by Thom Gunn
Farrar Straus & Giroux 2009
Reviewed by Melinda Wilson
Music and Verve
In his introduction to his new selection of Thom Gunn’s poetry, August Kleinzahler notes that in an interview with James Campbell, Gunn once stated the following: “I distrust myself with rhetoric.” Yet as Gunn largely eschews emotive abstractions and sentimentality in his poems, he is somehow very personal; the specific poems that Kleinzahler chose for this collection combine to form a speaker that is all at once subtle, expressive and intensely human. The result is this diminutive collection’s triumph.
Gunn’s anonymous yet universal speaker deals with strong and severe subjects such as drugs, AIDS and deaths (including his own mother’s suicide). He harnesses the emotional charge of such topics through his strict use of form, almost always relying on rhyme and meter as a means to synthesis. His often laconic verse achieves immaculate control throughout difficult themes. The only criticism of this collection that is fair is that it is, perhaps, too sparse, including too little. However, the brevity of the book underscores the verve of these particular poems.
Selected covers Gunn’s early work, but emphasizes poems from My Sad Captains, Moly and The Man with Night Sweats. Although a much later collection, The Man with Night Sweats is an integral component of Gunn’s lifework; it addresses the complex and harsh realities of lives affected by AIDS. Gunn explores the ways in which people come to terms with death. Poems like “Lament” and “Still Life,” which appear consecutively in this collection, are able to find the universal humanity in all deaths, the “difficult, tedious, painful enterprise” that it is.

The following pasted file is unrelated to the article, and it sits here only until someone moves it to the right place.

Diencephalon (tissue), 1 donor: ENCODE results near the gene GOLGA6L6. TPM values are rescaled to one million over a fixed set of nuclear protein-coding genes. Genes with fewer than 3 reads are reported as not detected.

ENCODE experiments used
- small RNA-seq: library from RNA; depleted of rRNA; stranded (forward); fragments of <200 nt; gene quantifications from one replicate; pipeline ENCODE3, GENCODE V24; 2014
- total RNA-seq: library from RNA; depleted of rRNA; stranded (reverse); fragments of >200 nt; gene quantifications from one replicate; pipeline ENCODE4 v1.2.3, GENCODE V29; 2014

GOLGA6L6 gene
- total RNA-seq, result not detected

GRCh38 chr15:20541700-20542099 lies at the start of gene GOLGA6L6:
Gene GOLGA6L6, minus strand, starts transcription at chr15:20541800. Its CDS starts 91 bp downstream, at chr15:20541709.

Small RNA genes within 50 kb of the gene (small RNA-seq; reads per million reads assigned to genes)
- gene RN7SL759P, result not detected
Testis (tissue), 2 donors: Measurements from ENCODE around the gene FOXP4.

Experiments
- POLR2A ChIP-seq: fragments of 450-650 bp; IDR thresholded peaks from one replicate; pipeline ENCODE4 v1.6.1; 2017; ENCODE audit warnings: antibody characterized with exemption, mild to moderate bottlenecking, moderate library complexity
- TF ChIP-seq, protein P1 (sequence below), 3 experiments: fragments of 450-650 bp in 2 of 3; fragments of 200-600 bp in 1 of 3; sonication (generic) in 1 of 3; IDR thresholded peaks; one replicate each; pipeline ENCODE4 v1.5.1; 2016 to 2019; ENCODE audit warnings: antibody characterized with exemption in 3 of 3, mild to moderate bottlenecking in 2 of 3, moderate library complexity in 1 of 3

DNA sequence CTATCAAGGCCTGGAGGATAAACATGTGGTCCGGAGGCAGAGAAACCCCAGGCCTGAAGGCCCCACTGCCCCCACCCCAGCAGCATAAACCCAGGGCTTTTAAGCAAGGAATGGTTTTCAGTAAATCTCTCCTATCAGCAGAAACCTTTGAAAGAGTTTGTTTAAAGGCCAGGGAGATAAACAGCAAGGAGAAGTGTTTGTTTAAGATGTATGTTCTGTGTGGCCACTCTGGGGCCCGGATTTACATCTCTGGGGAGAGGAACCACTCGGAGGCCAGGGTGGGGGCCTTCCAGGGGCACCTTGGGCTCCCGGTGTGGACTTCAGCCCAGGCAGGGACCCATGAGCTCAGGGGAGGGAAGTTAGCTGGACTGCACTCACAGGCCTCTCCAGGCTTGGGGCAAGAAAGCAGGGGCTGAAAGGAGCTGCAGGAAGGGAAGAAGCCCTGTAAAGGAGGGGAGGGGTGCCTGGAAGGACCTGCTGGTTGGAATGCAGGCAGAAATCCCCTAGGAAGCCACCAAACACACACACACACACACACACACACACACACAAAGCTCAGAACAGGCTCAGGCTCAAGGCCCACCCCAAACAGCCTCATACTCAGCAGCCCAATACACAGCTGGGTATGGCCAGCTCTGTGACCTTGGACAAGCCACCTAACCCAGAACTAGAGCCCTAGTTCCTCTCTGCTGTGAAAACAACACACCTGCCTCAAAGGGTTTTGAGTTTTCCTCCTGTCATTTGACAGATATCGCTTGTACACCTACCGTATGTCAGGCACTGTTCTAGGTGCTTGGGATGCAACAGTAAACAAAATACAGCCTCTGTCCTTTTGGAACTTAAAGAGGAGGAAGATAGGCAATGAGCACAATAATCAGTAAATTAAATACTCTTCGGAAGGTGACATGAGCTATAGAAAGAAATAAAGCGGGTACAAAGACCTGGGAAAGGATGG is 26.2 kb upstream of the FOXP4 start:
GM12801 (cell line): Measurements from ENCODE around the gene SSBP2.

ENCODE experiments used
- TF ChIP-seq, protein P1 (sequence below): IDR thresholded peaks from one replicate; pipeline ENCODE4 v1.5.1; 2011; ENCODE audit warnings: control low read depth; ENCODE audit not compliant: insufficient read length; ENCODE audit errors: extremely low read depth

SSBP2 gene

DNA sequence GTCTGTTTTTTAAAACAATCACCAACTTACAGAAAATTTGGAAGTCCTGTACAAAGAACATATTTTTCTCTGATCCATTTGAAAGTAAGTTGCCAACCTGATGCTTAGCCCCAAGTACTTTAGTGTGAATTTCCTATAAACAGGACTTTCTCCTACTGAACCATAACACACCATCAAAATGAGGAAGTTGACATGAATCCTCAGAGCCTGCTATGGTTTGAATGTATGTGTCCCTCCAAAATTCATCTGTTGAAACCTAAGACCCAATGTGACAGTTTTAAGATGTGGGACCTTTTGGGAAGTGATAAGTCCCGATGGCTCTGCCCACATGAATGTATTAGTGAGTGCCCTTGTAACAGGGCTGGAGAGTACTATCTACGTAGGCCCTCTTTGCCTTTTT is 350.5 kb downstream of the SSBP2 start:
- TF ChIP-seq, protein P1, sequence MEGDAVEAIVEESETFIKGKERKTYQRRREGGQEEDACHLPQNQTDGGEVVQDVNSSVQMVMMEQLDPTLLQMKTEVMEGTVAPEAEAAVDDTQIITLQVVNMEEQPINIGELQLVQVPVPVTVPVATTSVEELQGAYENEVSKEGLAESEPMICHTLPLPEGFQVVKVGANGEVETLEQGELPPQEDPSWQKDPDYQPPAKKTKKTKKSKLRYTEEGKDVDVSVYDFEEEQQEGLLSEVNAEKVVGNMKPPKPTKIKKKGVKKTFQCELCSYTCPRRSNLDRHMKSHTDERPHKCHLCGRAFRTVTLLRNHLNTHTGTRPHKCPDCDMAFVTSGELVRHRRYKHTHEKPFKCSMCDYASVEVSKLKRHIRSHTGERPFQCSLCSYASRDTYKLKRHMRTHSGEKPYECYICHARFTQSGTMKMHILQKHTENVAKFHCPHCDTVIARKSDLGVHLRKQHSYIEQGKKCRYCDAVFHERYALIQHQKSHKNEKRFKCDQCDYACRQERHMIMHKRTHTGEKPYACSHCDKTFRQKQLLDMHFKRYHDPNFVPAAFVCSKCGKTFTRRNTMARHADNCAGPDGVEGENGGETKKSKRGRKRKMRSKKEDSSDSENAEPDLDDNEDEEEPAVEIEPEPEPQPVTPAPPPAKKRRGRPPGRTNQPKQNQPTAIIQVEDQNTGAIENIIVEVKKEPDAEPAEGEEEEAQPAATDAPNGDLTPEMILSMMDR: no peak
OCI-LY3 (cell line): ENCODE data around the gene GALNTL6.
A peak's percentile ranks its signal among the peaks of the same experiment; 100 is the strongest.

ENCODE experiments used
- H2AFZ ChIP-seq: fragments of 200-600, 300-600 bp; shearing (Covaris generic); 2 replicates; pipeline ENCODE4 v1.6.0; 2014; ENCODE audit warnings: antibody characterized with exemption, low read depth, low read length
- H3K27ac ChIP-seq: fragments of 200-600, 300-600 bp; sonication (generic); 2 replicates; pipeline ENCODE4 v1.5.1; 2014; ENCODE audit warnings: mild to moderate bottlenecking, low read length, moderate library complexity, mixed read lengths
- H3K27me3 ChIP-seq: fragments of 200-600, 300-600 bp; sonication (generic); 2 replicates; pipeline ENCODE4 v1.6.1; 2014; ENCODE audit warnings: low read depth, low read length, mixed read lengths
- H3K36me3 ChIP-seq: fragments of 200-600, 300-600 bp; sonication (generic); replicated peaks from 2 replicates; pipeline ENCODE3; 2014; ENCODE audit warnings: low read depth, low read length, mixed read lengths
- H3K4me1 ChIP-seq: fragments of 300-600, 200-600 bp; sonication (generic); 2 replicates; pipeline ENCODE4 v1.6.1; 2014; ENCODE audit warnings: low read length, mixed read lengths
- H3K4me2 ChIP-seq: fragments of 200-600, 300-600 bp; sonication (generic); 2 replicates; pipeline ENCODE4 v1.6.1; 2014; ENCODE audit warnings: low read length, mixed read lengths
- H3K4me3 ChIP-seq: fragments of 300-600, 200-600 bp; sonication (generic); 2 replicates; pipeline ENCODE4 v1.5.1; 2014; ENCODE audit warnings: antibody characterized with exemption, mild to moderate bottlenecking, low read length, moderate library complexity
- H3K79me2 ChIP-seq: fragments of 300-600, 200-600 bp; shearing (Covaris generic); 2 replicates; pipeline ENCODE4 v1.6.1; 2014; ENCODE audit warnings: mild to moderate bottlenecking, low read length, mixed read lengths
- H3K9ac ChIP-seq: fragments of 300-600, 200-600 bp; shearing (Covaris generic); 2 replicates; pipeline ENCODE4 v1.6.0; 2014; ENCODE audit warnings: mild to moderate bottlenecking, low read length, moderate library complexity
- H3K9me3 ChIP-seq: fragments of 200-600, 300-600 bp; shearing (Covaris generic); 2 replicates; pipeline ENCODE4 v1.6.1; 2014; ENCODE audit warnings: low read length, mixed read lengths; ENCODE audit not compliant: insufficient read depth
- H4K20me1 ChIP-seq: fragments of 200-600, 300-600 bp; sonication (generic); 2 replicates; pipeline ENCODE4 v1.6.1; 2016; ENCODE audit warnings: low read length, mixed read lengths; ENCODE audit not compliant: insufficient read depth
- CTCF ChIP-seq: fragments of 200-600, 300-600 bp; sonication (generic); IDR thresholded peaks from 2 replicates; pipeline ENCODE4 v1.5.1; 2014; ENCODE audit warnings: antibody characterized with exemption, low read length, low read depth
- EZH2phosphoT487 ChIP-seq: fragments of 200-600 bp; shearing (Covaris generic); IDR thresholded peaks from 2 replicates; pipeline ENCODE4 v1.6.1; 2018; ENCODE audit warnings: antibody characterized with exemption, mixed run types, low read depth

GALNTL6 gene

All Everybody Dead and Dying
Even Gunn’s early work addressed the dilemma we face when we encounter loss. In early poems such as “Tamer and Hawk,” the speaker is reflective but destructive. He unexpectedly takes on the point of view of the hawk: “Through having only eyes / For you I fear to lose, / I lose to keep, and choose / Tamer as prey.” The concept here is applicable to any situation in which one feels as though control has been lost. In order to feel in command of one’s own fate when something must be lost, one often takes it upon him- or herself to destroy that which he or she fears losing, even if that means the destruction of one’s own body or life.